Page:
Archbishop Rowan Williams reflects on 10 years in office

Dr Rowan Williams has admitted that the conflicts in the Anglican Communion were one of the worst aspects of his time as the Archbishop of Canterbury.

The last 10 years have seen serious rifts in the Anglican Communion over homosexuality and the consecration of women bishops.

The US in particular saw the departure of Anglican parishes from the US Episcopal Church after the consecration of its first openly gay bishop in 2003.

In the Church of England, moves to consecrate women bishops led three bishop and several parishes to join an Ordinariate set up by the Roman Catholic Church.

In 2010, the Archbishop floated the idea of a Covenant designed to prevent the break-up of the Communion, but the proposed bandage to the Communion’s wounds ended up being nearly as divisive as the rifts it was intended to heal.

In an interview with the Press Association following his resignation, Dr Williams said: “The worst aspects of the job I think have been the sense that there are some conflicts that won’t go away, however long you struggle with them.

“And that not everybody in the Anglican Communion or even in the Church of England is eager to avoid schism or separation.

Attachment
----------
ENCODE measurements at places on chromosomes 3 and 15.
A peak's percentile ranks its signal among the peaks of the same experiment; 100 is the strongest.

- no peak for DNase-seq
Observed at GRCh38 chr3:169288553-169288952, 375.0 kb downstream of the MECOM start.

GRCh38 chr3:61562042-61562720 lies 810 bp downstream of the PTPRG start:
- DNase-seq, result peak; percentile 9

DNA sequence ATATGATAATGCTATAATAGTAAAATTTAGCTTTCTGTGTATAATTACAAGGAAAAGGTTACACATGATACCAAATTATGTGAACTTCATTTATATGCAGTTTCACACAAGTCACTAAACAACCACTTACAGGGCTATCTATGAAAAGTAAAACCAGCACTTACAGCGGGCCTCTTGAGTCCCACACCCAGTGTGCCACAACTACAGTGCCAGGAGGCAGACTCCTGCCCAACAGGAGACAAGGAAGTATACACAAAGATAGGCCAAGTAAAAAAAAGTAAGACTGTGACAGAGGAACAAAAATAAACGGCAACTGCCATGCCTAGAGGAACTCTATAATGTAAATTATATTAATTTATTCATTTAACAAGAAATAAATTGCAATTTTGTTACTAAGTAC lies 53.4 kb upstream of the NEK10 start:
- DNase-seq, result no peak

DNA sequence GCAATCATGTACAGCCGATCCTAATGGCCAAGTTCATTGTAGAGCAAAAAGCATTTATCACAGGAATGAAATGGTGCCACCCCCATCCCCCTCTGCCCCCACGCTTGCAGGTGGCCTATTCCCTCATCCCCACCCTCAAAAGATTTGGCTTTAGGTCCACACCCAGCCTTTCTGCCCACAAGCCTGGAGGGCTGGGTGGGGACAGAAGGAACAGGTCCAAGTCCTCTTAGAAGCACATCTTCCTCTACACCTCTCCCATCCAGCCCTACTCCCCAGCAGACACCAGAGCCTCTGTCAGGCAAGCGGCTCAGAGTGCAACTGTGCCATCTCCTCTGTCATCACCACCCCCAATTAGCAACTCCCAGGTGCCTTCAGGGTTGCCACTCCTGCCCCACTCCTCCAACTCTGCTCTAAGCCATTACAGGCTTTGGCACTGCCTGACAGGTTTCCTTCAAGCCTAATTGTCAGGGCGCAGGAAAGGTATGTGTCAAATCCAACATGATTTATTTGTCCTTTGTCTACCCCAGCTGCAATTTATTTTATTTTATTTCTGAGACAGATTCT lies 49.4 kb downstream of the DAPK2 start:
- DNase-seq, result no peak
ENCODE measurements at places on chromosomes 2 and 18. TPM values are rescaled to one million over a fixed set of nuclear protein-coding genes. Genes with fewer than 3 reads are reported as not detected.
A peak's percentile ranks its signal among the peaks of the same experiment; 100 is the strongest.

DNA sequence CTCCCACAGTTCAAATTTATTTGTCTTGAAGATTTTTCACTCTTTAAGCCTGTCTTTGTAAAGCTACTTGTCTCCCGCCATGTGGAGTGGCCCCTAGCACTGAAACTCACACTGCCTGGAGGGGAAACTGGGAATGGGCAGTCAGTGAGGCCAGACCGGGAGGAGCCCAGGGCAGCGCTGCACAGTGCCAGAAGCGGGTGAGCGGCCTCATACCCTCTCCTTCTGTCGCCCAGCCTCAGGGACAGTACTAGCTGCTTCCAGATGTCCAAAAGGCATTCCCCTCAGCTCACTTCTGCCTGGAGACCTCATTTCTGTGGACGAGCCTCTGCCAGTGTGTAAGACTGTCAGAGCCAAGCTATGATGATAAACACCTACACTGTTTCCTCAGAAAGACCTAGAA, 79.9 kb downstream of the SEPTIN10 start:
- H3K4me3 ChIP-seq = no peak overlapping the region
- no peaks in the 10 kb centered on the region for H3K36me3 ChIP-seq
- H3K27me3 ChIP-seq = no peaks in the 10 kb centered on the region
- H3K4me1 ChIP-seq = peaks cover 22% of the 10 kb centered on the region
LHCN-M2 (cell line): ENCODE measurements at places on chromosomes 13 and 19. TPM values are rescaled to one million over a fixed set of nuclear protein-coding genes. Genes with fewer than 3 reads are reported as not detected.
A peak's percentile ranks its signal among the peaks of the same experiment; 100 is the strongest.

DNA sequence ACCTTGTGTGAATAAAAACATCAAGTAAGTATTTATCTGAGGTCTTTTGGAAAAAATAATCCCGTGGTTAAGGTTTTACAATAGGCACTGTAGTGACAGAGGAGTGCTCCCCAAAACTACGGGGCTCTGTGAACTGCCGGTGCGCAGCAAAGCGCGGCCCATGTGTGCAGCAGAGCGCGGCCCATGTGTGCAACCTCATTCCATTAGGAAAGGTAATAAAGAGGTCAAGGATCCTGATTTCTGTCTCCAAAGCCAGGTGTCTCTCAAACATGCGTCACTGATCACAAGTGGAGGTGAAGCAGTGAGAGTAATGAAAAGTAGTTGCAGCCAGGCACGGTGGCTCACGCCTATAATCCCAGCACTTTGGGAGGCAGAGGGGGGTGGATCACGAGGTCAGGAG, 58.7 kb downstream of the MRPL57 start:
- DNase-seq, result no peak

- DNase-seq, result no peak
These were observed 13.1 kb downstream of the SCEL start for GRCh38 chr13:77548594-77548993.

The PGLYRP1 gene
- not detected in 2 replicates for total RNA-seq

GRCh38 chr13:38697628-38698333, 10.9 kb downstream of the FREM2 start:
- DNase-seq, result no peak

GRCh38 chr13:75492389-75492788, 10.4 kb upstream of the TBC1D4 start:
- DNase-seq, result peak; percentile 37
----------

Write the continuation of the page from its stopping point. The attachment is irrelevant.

“I’ve certainly regarded it as a real priority to try and keep people in relationship with each other. That is what bishops have to do – what archbishops above all have to do.”

The Archbishop admitted that the row over gays had at times been a “nuisance” as he endeavoured to maintain relationships across the Communion.

“Crisis management is never a favourite activity, I have to admit, but it’s not as if that has overshadowed everything,” he said, when asked if he was relieved to be going.

“It’s certainly been a major nuisance, but in every job that you’re in, there are controversies and conflicts and this one isn’t going to go away in a hurry. So I can’t say that there’s a great sense of ‘free at last’.”

At times, Dr Williams himself was the source of division in the Church. In 2008, he sparked controversy when he suggested that aspects of Sharia law, such as those relating to marital disputes or financial matters, should be incorporated into the British legal system.

The Archbishop admits now that his argument “could have been clearer”, but maintains that it was a question “which needed discussion”.

“I reread quite recently the text of the lecture on Sharia law, and I still stand by the argument of it,” he said.

“I was a bit taken aback by the violence of the reaction [but] I feel that an important point was raised, a point about how the single law of the land works with and legitimates other kinds of jurisdiction of jurisdiction within it, which already happens.


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